Now, this is not the disaster or treacherous act people believe it to be. Richard was a bad king, dragging the country to ruin, unpopular with many Henry was strong ambitious man, what England needed. Let’s not forget Henry spent much of his reign defending himself against numerous plots, life threatening illnesses and imposters to the throne-much like his descendent Henry VII-maybe this is historical karma, maybe it isn’t. Like him or not, England needed Henry IV to happen. That way we get Henry V and his iconic victory in Agincourt (go team GB) and then waaaaay down the line we get the Tudors claiming the throne.

David Tennant great. Richard II not so great?
David Tennant great. Richard II not so great?

The point I’m trying-badly-to get at is that just because a king deposes another king it shouldn’t be an automatic black spot on his personal history. Henry VII, again not particularly popular, saved England from a civil war, deposed a hunchbacked (that bit is true!) ineffective king and established a new dynasty. And even though this dynasty was the arguably one of the most influential royal families we’ve ever had, Henry VII is still pretty unpopular. Again it’s the situation of another Richard getting the sympathy vote; Richard was widely successful when he was in power as a duke but he could not replicate this success when crowned. He was popular and decisive, admittedly when your competition are an aging Edward IV and the recently deceased Duke of Clarence, it isn’t hard…But nevertheless, Richard as a Duke, great guy. Richard as a king not so great, like Richard II, Rich III befriended all the wrong people and alienated huge factions of his court i.e. southern England (whoops). That said, it wasn’t exactly easy for Henry Tudor to take the throne-actually that’s one of the few things The White Queen got right-the challenger to the throne lucked out when Lord Stanley rode to his aid on 22nd August 1485, before Stanley, the Welsh, whose support Henry had been banking on, were a no show and Tudor’s army was less than impressive.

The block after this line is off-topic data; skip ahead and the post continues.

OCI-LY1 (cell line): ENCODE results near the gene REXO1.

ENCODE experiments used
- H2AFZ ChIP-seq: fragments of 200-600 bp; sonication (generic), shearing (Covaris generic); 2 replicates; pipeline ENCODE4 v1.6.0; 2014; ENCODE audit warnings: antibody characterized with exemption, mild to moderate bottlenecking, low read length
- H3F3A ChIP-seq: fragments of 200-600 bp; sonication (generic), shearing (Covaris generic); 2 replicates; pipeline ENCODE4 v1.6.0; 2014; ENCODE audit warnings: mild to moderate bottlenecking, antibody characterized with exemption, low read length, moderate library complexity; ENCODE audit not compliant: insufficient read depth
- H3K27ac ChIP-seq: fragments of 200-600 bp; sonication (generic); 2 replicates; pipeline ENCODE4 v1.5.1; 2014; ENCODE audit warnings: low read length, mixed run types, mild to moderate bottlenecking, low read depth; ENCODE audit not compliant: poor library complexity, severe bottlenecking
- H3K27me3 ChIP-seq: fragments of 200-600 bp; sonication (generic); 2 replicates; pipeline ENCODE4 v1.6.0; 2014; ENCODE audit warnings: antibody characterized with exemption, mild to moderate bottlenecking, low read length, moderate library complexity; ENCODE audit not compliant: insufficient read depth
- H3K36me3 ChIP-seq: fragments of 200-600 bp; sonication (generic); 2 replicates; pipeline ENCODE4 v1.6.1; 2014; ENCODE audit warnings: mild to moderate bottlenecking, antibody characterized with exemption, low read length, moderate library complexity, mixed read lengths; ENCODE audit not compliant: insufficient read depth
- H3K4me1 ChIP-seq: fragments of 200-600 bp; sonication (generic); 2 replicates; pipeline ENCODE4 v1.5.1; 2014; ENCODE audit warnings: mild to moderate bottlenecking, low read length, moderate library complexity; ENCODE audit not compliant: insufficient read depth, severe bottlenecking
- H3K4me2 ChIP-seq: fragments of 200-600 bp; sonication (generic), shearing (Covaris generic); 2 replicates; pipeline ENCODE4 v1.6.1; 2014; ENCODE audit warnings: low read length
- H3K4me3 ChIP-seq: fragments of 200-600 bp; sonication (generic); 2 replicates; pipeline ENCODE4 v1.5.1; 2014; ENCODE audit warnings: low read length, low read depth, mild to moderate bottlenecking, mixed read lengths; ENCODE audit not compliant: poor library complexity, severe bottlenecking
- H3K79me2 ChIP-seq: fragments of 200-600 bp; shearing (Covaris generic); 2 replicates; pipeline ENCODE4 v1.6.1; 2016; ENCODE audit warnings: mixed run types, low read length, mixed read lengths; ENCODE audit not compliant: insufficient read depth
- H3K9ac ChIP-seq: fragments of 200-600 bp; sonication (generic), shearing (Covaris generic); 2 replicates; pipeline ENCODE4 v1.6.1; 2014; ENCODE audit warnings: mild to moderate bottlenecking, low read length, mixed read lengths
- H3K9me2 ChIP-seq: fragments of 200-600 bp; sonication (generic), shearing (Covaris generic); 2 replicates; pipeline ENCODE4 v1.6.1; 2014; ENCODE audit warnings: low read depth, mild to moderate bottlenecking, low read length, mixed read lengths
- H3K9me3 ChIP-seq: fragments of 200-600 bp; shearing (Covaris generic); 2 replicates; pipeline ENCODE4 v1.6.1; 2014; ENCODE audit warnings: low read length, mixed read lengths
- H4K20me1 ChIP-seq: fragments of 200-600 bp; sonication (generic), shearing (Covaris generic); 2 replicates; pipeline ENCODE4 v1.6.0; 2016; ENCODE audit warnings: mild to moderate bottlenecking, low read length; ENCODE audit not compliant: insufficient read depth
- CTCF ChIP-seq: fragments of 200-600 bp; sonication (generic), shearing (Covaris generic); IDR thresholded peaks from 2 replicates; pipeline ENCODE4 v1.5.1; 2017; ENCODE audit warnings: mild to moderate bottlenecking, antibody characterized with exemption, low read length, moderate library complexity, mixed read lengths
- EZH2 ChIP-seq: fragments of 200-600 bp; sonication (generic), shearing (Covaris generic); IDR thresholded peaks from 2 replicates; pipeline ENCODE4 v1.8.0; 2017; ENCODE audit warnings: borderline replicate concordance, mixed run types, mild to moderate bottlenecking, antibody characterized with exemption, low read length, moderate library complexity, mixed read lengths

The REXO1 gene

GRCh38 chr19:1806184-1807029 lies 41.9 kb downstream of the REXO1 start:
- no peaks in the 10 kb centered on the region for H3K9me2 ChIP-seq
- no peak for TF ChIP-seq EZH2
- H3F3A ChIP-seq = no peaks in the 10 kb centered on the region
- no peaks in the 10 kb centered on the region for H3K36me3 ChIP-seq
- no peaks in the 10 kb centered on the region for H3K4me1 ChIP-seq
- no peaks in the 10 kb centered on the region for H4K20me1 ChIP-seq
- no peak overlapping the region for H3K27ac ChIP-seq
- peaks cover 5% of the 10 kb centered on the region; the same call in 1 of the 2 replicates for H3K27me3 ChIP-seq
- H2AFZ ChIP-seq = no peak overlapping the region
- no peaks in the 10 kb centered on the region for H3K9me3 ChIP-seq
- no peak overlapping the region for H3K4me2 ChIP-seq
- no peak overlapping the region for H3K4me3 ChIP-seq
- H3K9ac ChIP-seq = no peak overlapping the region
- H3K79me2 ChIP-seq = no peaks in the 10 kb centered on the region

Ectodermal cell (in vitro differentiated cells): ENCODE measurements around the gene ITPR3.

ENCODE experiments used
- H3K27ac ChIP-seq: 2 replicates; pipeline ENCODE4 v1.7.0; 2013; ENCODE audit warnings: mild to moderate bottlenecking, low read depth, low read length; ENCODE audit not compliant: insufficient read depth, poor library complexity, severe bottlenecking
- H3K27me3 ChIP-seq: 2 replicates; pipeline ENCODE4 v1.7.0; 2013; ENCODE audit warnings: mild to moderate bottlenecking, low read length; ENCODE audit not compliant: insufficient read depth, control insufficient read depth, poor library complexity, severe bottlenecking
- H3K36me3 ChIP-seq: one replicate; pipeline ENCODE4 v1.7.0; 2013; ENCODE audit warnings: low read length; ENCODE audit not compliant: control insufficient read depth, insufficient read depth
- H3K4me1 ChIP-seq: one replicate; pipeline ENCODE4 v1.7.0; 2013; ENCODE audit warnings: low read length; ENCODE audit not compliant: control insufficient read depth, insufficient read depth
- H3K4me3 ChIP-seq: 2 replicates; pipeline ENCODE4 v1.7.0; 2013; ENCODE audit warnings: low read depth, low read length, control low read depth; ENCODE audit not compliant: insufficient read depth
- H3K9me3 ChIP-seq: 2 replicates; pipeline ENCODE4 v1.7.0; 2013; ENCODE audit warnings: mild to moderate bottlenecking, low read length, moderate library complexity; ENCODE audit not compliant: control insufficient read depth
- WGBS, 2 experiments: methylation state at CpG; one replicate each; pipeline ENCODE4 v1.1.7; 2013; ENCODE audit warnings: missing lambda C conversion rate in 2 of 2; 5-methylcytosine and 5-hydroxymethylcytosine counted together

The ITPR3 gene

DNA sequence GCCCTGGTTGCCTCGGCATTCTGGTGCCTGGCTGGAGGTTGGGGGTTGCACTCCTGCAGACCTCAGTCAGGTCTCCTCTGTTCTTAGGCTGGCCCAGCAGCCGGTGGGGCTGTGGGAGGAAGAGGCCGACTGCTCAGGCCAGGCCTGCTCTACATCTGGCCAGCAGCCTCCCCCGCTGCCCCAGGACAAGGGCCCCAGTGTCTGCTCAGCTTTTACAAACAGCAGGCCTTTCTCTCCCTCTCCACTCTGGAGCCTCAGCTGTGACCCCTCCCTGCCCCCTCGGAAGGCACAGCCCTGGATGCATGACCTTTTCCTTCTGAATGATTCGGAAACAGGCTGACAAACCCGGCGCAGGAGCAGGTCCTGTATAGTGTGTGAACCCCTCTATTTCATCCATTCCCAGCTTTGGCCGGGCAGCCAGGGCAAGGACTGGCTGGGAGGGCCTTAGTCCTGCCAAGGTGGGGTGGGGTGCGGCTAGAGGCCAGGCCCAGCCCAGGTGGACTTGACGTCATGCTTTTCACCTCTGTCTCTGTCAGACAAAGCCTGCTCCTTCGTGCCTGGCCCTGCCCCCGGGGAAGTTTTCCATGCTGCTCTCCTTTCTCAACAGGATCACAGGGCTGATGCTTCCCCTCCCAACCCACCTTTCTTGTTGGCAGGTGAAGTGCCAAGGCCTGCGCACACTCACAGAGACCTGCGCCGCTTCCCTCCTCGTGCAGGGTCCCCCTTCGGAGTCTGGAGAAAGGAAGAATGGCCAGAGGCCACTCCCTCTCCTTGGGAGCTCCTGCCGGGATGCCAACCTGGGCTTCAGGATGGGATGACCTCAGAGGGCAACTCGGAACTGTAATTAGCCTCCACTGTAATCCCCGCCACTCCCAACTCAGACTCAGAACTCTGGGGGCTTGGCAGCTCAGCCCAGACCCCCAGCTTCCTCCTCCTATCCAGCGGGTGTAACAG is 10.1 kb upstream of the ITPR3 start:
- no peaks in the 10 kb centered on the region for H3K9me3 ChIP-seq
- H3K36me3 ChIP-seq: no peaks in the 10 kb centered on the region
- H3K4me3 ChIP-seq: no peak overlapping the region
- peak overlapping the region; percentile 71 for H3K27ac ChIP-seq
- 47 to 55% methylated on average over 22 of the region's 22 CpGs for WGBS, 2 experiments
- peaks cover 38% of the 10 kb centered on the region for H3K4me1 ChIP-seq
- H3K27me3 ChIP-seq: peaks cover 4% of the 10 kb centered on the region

Henry VII, like Henry IV was a necessity for England, the country was falling apart at the seams. Devastated after years of civil war and in drastic need of a make-over! One of the biggest criticisms volleyed at Henry VII is that he wasn’t even the most deserving of Lancastrian heirs and that his claim to the throne was shaky at best. Personally I believe this may be one of the best things about Henry, had he been the most legitimate choice of Lancastrian heir I think civil war may well have broken out again as supporters of the Yorks would have eventually, fought back. Henry was distant enough from the main house of Lancaster to bring a sense of newness to England. His rise marked the dawn of a new dynasty not just another king from the house of Lancaster. In fact Tudor was wise enough to marry the York princess Elizabeth and therefore bring the two family, in a sense together.